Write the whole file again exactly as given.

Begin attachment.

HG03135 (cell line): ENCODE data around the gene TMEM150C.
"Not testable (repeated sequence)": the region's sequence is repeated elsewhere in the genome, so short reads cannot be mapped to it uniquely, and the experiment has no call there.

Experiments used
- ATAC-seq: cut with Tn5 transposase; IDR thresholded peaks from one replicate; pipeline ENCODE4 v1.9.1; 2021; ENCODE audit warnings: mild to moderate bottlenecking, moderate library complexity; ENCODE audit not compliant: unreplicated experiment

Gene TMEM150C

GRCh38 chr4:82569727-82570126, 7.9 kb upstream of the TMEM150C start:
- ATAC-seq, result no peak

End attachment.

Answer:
HG03135 (cell line): ENCODE data around the gene TMEM150C.
"Not testable (repeated sequence)": the region's sequence is repeated elsewhere in the genome, so short reads cannot be mapped to it uniquely, and the experiment has no call there.

Experiments used
- ATAC-seq: cut with Tn5 transposase; IDR thresholded peaks from one replicate; pipeline ENCODE4 v1.9.1; 2021; ENCODE audit warnings: mild to moderate bottlenecking, moderate library complexity; ENCODE audit not compliant: unreplicated experiment

Gene TMEM150C

GRCh38 chr4:82569727-82570126, 7.9 kb upstream of the TMEM150C start:
- ATAC-seq, result no peak